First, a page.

- Apt-get: ‘Apt’ in this command stands for ‘Advanced Packaging Tool’. The apt-get command essentially instructs Linux to get a package and ready it for installation, updates, etc.
- Install: This should be quite straightforward – it simply tells Linux to install the mentioned software package (in this case, Git).
After you hit Enter, Linux will automatically retrieve and install the latest version of Git. Once done, your Terminal should look something like this:
This is pretty much it – you have now officially installed Git – all in one single command!
We will now learn how to create a Git repo and make a Readme file below.
Note: If you get a dpkg error: dpkg status database is locked by another process message, it means that there is another program running in the background that is interfering with the setup process. Shut down all background processes and try the install command again.
We will now create a new directory that will store our Git repository. To do this, type in the following command into the Terminal:
This will create a directory named “HelloWorld” in your default directory (usually /home/USER_NAME/)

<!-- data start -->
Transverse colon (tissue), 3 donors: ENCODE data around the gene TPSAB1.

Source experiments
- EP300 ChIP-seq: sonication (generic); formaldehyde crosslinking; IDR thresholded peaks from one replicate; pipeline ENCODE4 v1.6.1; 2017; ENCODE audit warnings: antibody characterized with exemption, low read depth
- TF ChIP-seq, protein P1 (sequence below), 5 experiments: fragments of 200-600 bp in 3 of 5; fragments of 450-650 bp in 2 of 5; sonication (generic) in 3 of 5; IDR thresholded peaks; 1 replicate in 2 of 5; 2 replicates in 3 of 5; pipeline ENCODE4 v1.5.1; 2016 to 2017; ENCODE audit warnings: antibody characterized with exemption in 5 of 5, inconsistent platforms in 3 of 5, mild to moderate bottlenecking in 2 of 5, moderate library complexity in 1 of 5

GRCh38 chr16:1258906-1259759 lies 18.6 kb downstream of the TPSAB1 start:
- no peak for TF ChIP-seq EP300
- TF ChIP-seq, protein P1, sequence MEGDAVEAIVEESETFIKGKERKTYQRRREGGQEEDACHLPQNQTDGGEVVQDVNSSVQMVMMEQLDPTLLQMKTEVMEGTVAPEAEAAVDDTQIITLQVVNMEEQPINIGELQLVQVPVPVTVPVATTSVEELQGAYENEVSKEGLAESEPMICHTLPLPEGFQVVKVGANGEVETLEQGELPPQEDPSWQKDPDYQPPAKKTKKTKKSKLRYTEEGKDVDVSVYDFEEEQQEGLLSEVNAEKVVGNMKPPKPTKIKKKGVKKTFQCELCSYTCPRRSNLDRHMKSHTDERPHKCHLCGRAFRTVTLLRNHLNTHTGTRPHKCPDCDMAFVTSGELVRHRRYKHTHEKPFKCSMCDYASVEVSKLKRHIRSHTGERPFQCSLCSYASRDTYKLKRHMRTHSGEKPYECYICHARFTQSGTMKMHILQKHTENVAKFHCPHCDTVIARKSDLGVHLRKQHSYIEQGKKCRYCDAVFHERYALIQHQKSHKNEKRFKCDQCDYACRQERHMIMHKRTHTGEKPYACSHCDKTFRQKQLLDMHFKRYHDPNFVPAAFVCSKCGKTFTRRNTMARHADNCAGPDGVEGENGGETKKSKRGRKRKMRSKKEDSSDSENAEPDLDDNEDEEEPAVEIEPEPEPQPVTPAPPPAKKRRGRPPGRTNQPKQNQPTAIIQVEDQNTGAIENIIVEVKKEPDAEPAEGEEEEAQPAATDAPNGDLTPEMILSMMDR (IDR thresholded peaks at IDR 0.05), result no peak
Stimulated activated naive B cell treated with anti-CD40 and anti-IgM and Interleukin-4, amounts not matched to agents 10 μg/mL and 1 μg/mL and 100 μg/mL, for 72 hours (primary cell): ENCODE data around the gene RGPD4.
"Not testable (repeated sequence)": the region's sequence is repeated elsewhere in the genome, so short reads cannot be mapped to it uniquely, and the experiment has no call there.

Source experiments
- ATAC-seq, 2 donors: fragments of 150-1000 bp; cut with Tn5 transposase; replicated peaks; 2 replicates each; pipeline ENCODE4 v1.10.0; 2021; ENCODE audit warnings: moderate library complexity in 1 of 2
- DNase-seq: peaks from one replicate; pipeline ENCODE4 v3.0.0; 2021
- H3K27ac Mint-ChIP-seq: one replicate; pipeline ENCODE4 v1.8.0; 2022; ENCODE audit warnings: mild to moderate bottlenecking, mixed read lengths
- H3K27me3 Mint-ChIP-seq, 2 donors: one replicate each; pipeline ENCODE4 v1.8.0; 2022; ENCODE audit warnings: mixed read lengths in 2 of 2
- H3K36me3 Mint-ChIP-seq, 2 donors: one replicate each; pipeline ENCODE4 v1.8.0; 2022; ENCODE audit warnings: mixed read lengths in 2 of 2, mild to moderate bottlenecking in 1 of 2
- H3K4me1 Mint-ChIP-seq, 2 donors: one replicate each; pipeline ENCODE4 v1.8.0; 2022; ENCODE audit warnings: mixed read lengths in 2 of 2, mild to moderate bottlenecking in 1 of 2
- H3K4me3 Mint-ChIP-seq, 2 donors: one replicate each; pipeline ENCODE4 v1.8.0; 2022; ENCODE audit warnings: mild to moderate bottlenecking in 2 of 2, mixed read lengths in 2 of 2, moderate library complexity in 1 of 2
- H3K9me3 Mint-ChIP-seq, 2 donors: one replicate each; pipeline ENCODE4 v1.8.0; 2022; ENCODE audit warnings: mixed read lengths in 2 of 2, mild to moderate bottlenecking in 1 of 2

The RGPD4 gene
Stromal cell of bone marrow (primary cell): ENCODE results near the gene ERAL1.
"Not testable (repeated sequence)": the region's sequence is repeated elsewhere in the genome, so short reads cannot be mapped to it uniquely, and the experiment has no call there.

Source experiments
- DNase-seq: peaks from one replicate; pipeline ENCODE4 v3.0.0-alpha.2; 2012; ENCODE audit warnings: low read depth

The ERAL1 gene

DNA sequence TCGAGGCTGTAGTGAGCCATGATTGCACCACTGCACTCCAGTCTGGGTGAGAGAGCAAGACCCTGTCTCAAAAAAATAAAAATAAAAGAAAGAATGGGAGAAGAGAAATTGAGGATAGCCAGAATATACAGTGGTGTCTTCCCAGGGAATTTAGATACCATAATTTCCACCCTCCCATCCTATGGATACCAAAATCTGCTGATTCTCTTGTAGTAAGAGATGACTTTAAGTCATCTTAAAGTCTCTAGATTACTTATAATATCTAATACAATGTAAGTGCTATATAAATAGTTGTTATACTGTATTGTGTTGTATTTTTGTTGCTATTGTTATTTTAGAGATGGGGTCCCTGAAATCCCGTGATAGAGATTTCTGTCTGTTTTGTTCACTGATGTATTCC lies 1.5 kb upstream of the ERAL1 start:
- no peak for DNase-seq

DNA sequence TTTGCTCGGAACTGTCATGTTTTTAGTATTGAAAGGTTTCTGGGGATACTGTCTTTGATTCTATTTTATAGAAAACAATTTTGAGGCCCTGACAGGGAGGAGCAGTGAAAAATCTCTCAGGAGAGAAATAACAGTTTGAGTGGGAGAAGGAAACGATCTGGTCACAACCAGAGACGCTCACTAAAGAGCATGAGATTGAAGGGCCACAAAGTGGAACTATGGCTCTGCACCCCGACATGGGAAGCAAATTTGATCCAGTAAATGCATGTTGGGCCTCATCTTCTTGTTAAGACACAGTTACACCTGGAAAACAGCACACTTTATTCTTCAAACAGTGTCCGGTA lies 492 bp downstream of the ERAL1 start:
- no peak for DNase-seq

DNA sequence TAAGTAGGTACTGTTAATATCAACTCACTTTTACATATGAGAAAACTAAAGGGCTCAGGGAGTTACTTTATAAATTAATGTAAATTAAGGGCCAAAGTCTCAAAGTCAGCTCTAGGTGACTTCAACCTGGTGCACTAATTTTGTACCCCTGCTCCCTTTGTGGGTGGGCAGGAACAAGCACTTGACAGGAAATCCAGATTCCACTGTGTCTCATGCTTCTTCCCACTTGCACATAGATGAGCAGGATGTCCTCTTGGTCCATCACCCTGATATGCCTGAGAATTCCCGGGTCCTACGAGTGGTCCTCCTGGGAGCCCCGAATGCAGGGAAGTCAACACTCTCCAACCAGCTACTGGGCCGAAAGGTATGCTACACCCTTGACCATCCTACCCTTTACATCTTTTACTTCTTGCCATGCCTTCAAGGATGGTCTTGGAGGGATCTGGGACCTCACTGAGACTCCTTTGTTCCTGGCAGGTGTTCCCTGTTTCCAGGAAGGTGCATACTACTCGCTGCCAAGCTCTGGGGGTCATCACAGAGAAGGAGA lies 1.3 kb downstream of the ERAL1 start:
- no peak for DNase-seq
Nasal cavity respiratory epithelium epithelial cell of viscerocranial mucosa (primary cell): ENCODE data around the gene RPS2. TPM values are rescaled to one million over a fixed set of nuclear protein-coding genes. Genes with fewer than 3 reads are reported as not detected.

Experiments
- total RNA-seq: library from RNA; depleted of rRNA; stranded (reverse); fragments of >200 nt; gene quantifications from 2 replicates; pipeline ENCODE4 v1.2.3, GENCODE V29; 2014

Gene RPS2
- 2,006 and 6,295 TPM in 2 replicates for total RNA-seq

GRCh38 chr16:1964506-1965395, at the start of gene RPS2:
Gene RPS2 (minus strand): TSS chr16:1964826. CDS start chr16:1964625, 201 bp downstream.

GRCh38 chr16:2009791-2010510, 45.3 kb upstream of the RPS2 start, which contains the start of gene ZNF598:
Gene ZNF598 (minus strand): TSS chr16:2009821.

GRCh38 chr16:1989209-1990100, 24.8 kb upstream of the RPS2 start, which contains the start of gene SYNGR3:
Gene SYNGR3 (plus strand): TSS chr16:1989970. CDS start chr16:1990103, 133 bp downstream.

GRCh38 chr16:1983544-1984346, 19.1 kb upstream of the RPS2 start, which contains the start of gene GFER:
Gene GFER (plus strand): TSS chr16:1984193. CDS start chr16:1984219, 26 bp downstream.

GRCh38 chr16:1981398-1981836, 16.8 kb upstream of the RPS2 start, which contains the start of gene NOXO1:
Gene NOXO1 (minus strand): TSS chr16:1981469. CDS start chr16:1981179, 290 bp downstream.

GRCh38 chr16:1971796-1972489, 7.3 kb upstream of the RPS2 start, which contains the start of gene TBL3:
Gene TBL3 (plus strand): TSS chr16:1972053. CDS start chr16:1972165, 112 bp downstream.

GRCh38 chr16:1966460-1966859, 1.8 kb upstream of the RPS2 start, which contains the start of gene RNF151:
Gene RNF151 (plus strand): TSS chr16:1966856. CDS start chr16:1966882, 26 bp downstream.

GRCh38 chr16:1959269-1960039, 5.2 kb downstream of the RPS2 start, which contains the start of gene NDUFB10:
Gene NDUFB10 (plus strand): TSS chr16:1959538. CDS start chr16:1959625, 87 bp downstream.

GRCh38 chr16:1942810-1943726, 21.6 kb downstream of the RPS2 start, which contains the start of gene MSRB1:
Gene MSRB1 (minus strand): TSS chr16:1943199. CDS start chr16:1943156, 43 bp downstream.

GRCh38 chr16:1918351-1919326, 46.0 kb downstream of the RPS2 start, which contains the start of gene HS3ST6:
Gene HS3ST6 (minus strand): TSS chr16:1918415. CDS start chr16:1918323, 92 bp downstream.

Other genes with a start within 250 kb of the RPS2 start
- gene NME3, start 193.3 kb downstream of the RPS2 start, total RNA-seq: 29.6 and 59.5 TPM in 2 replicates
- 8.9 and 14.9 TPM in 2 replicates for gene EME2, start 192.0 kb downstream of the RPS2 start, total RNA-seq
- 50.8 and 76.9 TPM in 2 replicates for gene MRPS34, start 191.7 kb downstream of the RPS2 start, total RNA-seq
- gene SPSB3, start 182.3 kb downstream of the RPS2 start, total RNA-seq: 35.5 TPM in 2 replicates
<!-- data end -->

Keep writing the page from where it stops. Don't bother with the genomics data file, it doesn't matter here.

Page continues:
Now switch to this directory by using the “cd” command.
To create a Git repo here, simply use the “git init” command:
This will create a Git repository in the HelloWorld directory.
Now that we have created our Git repository, we can create our Readme file to show how the Git system works.
Make sure that you are in the HelloWorld directory, and then enter the command below:
If you check the HelloWorld directory, you should see a blank Readme file:
You can now “commit” (i.e. create a snapshot of the file in its current state to store on Git) any changes you make to this file simply by typing “commit Readme” into Terminal.
As you can see, installing and working with Git on Ubuntu is quite easy once you get a hang of the basic commands. Make sure that you spend enough time with basic Git commands; you will use them extensively in your career as a programmer. This course on Git basics is a great place to start.